RBA Takes to Soapbox to Prod Do-Nothing Leaders on Reform

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Glenn Stevens
Governor of the Reserve Bank of Australia, Glenn Stevens. Photographer: Patrick Hamilton/Bloomberg

Glenn Stevens is entering his final 12 months as Australia’s central bank governor and he has a message for the political class: You’re holding us back.

Frustrated by a lack of political consensus on reform and approaching the limits of what he can achieve with interest rates, Stevens and his deputies are taking to the soapbox to press for a new narrative on economic change.

Greater competition, improved infrastructure and a reform strategy that Australians can understand and support are just some of the changes the Reserve Bank of Australia has called for as it tries to stem a slide in the economy’s potential growth. The commentary is a departure for the central bank, which is usually reticent about entering policy debates beyond its remit.

The central bank chief in June lamented a lack of productivity-enhancing infrastructure under construction in Australia and noted that funding wasn’t the obstacle. “The impediments are in our decision-making processes and, it seems, in our inability to find political agreement,” Stevens said.

His deputy and heir-apparent, Philip Lowe, last week said the country needed to boost returns from investment in new assets and said the problem wasn’t due to a shortage of “sensible” proposals to cut regulation and increase efficiency.

“Monetary policy is already doing a lot of work to lift growth in the economy and there’s not a whole lot more that it can do,” said Paul Bloxham, chief Australia economist at HSBC Holdings Plc. “If they want to try to have some impact on the potential growth rate of the economy, it really is all about pointing out that more needs to be done in terms of structural reform.”

Speed Limit

The International Monetary Fund warned in June that the Australian economy’s speed-limit -- or the growth rate at which inflation starts to accelerate -- could drop from above 3 percent to 2.5 percent. That would mean “significantly lower” gains in national income unless the government grasps the nettle on tax reform and increases infrastructure spending to boost productivity and demand.

Stevens picked up on this point last month. Australia’s economy expanded by an average 3.3 percent over the past 30 years, yet failed to reach that level in six of the past seven.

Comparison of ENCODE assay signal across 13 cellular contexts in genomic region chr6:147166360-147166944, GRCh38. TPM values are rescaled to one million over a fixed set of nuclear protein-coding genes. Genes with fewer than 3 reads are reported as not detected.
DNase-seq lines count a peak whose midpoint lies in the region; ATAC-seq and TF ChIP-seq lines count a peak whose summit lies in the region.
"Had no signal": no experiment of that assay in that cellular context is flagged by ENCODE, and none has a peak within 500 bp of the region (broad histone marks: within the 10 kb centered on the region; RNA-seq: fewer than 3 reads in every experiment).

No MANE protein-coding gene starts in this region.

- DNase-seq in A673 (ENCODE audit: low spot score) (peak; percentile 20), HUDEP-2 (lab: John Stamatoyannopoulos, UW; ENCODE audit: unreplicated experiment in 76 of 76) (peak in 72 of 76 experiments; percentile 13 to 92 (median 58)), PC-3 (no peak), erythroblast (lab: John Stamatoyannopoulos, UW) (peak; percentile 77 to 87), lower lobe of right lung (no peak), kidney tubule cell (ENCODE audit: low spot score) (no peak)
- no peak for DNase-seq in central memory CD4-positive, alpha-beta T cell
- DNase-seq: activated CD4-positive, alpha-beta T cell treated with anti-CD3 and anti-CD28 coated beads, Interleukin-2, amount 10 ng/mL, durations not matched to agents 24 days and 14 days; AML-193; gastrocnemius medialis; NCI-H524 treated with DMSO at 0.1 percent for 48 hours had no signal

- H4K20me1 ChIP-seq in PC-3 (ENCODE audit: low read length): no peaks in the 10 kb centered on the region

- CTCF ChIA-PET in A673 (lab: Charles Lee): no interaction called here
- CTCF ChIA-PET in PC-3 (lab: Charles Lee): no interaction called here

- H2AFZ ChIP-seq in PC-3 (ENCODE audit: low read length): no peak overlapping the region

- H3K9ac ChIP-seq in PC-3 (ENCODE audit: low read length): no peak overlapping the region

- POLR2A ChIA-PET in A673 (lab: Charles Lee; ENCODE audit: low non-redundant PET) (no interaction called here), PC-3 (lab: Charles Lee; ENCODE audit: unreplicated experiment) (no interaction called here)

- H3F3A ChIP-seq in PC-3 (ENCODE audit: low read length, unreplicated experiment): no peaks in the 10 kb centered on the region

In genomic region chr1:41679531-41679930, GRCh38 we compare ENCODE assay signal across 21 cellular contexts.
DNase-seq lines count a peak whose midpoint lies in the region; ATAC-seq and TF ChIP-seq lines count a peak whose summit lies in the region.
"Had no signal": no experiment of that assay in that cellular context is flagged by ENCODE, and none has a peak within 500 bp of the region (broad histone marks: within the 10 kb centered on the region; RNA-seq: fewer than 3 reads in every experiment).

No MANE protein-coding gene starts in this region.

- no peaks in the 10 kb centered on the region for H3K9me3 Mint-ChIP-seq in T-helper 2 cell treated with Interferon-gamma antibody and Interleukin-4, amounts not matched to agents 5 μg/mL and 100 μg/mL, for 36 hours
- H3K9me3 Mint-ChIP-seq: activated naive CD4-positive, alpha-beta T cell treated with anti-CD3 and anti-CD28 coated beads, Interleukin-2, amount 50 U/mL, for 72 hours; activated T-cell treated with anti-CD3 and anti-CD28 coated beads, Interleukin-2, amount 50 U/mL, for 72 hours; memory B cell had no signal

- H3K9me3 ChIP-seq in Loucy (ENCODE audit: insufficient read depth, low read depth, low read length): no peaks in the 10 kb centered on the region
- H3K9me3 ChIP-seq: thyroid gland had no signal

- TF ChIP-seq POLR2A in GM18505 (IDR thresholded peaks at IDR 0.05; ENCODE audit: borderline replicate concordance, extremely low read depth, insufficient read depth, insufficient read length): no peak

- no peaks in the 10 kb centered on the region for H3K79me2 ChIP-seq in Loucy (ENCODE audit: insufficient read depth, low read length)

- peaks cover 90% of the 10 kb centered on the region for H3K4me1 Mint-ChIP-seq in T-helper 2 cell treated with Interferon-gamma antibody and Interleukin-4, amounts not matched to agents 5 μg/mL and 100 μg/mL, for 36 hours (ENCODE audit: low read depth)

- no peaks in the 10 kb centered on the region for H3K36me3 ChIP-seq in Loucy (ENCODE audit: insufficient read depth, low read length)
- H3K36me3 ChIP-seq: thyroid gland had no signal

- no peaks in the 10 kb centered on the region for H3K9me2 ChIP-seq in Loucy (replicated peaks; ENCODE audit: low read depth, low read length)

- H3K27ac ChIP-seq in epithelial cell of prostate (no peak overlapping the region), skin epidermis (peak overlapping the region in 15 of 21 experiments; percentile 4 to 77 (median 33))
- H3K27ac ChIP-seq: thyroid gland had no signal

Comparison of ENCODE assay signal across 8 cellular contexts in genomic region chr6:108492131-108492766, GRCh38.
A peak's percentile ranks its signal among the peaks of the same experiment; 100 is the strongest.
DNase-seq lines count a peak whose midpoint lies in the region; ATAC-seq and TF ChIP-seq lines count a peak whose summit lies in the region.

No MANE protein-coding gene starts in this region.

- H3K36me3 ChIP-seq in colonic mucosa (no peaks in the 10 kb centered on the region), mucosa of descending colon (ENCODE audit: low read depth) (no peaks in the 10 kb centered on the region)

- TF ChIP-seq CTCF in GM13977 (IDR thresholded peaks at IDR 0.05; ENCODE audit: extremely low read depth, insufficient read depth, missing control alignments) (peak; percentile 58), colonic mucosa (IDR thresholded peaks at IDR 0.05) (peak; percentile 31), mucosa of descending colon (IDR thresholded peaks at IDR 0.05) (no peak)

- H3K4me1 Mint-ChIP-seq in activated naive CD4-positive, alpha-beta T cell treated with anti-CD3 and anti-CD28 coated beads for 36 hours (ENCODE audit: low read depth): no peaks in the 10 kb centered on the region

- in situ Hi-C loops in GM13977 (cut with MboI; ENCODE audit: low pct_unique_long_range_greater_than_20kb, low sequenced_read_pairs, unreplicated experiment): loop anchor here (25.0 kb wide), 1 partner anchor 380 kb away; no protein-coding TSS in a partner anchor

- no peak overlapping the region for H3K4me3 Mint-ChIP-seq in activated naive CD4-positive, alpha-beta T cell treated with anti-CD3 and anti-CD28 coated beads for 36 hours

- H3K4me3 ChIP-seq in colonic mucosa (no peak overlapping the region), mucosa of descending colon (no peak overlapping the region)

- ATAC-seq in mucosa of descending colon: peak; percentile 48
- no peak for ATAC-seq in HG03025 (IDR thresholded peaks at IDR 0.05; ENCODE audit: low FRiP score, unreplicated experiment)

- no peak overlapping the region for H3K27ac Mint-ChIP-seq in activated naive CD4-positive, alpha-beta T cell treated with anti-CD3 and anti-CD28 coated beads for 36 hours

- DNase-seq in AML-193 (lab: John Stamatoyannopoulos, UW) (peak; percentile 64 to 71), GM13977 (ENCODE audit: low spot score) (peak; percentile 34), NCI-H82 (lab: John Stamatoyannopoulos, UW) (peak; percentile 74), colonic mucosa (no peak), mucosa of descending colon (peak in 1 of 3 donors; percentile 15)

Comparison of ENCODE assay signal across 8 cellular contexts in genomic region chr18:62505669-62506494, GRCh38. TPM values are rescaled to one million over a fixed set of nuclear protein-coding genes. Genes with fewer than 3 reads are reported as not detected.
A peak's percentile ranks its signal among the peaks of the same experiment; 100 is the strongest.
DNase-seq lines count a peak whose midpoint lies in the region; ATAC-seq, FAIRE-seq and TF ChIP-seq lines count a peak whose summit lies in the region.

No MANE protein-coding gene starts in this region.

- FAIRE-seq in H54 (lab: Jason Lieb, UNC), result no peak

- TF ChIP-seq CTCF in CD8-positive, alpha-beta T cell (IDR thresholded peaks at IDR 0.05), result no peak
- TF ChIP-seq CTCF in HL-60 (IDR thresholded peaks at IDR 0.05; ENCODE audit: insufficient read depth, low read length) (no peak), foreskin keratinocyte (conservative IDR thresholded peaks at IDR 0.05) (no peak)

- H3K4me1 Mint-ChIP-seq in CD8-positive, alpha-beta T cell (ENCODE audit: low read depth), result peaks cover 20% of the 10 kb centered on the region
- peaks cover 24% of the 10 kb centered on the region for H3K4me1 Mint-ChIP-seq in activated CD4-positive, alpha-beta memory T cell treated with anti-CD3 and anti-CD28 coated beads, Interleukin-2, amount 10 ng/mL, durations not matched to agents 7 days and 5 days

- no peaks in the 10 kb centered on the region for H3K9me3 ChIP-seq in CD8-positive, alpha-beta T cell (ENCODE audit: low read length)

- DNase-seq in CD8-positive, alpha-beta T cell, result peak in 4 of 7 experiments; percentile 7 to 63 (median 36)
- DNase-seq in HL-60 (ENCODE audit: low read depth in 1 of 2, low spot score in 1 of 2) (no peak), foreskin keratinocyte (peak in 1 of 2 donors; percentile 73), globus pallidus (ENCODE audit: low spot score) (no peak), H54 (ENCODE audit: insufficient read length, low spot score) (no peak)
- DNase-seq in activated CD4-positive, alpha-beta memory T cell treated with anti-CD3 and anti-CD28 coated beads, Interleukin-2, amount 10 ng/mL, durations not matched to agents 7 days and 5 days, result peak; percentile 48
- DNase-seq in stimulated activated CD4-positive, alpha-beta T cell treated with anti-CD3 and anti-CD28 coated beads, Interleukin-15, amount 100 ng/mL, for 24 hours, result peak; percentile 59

“Perhaps trend output growth is lower than the 3 percent or 3.25 percent we have assumed for many years,” he said July 22. “Perhaps the growth we have seen is in fact closer to trend growth than we thought.”

The governor is scheduled to speak at a National Reform Summit hosted by the Australian and the Australian Financial Review newspapers in Sydney on Aug. 26.

Manageable Emergency

Prime Minister Tony Abbott has ditched spending cuts that made his first budget so unpopular, delivering in May what he had promised would be a “dull” second budget. After surviving a leadership challenge in February, Abbott said fiscal problems that he called an emergency prior to his election were now manageable.

He’s also sent contentious policies to review committees and indicated that changes in taxes, labor relations, pension savings and coordination with the states are unlikely before elections due late in 2016.

Even Abbott’s own top economic bureaucrat warned this month that reforms like increasing competition shouldn’t be put in the “too hard” basket and left to another generation. He also reflected on the previous governments of Labor Prime Ministers Bob Hawke and Paul Keating that overhauled the nation’s economy.

Competition Culture

“Through the work of many — and the leadership of a small number of eminent people — a new culture of competition took hold through the 1980s and 1990s,” Secretary to the Treasury John Fraser said Aug. 6. “Now, as Australia emerges from the largest mining boom in its history, we face a similar set of challenges and face remarkably similar choices.”

For now, the government is relying on a benchmark interest rate at a record-low 2 percent to support growth and the portents for it taking up the reform cudgel aren’t good.

“This is not a reformist government,” said Andrew Hughes, a lecturer at the College of Business and Economics at Australian National University. “The government is out of synch with industry, which wants it to hurry up on reform because long-term we’re not going to be competitive in a global economy.”

Stevens’s resolve to speak more openly on the challenges facing Australia contrasts with his reticence to enter the political discussion in the months ahead of his reappointment in 2013.

His decision to speak less obliquely in the final year of his decade-long term, which ends in September 2016, is not without precedent.

The governor’s predecessor, Ian Macfarlane, complained in a newspaper interview in his final year in 2006 that the then-government’s election pledge to keep interest rates lower than the opposition was “annoying” and “not plausible.”

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